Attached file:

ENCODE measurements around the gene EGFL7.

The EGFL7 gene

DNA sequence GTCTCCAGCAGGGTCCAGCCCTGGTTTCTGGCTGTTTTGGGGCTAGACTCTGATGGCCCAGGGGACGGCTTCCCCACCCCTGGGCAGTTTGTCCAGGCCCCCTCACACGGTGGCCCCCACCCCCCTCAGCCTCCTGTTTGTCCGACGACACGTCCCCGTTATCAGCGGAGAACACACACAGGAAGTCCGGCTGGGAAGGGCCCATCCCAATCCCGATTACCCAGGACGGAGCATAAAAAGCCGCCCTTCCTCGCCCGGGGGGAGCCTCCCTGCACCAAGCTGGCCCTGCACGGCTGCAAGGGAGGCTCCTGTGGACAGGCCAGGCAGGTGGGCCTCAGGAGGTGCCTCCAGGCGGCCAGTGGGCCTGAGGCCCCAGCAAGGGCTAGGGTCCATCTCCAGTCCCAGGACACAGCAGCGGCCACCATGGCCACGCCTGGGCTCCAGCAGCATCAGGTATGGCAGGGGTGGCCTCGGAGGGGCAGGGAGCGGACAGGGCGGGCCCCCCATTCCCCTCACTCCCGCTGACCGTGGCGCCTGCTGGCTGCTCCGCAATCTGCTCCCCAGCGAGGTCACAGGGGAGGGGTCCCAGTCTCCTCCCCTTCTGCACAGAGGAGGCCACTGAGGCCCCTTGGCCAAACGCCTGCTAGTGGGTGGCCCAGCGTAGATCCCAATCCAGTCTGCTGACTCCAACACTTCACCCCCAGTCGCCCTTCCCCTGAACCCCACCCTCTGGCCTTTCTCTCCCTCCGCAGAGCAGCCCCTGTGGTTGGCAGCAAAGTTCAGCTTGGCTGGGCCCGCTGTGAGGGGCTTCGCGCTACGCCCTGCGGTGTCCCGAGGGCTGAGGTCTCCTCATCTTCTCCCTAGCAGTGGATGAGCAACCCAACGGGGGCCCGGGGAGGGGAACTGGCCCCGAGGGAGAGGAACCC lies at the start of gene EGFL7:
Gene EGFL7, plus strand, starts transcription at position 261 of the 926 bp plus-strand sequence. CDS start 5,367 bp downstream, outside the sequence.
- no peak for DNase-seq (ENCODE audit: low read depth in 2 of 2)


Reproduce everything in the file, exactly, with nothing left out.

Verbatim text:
ENCODE measurements around the gene EGFL7.

The EGFL7 gene

DNA sequence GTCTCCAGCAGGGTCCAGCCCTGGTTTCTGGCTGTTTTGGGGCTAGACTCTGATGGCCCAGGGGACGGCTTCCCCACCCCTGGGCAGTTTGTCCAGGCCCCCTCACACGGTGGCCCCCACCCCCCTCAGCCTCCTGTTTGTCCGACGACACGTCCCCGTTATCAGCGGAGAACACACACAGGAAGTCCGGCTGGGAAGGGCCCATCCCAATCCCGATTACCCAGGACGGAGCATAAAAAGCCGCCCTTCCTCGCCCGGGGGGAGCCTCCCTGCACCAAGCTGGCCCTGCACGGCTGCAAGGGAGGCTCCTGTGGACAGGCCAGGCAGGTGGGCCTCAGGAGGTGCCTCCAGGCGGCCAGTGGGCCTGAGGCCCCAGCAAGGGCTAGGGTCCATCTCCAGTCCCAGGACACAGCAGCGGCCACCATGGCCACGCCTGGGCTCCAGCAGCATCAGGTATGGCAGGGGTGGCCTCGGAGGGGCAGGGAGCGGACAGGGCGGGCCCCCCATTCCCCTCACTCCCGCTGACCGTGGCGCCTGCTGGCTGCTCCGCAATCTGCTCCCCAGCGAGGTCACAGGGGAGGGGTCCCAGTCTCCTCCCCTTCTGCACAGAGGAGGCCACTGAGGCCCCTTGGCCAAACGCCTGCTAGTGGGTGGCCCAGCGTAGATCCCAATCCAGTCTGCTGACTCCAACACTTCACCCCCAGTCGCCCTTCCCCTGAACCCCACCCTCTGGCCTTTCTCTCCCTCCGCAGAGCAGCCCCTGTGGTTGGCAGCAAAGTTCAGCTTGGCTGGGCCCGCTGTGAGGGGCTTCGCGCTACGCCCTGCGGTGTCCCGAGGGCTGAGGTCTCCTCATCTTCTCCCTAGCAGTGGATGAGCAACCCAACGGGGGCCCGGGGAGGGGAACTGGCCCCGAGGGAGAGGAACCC lies at the start of gene EGFL7:
Gene EGFL7, plus strand, starts transcription at position 261 of the 926 bp plus-strand sequence. CDS start 5,367 bp downstream, outside the sequence.
- no peak for DNase-seq (ENCODE audit: low read depth in 2 of 2)